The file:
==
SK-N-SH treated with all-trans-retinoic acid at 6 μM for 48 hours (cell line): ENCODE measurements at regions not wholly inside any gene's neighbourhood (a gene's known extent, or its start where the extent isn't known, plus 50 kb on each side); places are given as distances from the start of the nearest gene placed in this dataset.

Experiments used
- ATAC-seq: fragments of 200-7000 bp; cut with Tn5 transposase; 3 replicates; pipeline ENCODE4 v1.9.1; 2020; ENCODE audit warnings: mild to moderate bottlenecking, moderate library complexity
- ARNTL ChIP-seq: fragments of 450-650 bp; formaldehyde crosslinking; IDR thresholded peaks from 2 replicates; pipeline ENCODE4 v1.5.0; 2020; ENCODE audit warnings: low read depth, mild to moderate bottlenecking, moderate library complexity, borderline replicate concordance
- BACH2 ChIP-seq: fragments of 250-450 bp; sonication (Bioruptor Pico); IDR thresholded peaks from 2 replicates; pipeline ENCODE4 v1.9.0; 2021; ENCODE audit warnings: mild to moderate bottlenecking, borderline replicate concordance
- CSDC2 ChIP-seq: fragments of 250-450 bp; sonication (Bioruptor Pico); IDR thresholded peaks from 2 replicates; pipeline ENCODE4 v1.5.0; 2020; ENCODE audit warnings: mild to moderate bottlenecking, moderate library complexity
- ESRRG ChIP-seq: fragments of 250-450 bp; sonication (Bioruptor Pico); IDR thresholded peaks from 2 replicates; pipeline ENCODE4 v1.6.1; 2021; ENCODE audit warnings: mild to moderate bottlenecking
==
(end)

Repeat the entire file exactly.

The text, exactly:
SK-N-SH treated with all-trans-retinoic acid at 6 μM for 48 hours (cell line): ENCODE measurements at regions not wholly inside any gene's neighbourhood (a gene's known extent, or its start where the extent isn't known, plus 50 kb on each side); places are given as distances from the start of the nearest gene placed in this dataset.

Experiments used
- ATAC-seq: fragments of 200-7000 bp; cut with Tn5 transposase; 3 replicates; pipeline ENCODE4 v1.9.1; 2020; ENCODE audit warnings: mild to moderate bottlenecking, moderate library complexity
- ARNTL ChIP-seq: fragments of 450-650 bp; formaldehyde crosslinking; IDR thresholded peaks from 2 replicates; pipeline ENCODE4 v1.5.0; 2020; ENCODE audit warnings: low read depth, mild to moderate bottlenecking, moderate library complexity, borderline replicate concordance
- BACH2 ChIP-seq: fragments of 250-450 bp; sonication (Bioruptor Pico); IDR thresholded peaks from 2 replicates; pipeline ENCODE4 v1.9.0; 2021; ENCODE audit warnings: mild to moderate bottlenecking, borderline replicate concordance
- CSDC2 ChIP-seq: fragments of 250-450 bp; sonication (Bioruptor Pico); IDR thresholded peaks from 2 replicates; pipeline ENCODE4 v1.5.0; 2020; ENCODE audit warnings: mild to moderate bottlenecking, moderate library complexity
- ESRRG ChIP-seq: fragments of 250-450 bp; sonication (Bioruptor Pico); IDR thresholded peaks from 2 replicates; pipeline ENCODE4 v1.6.1; 2021; ENCODE audit warnings: mild to moderate bottlenecking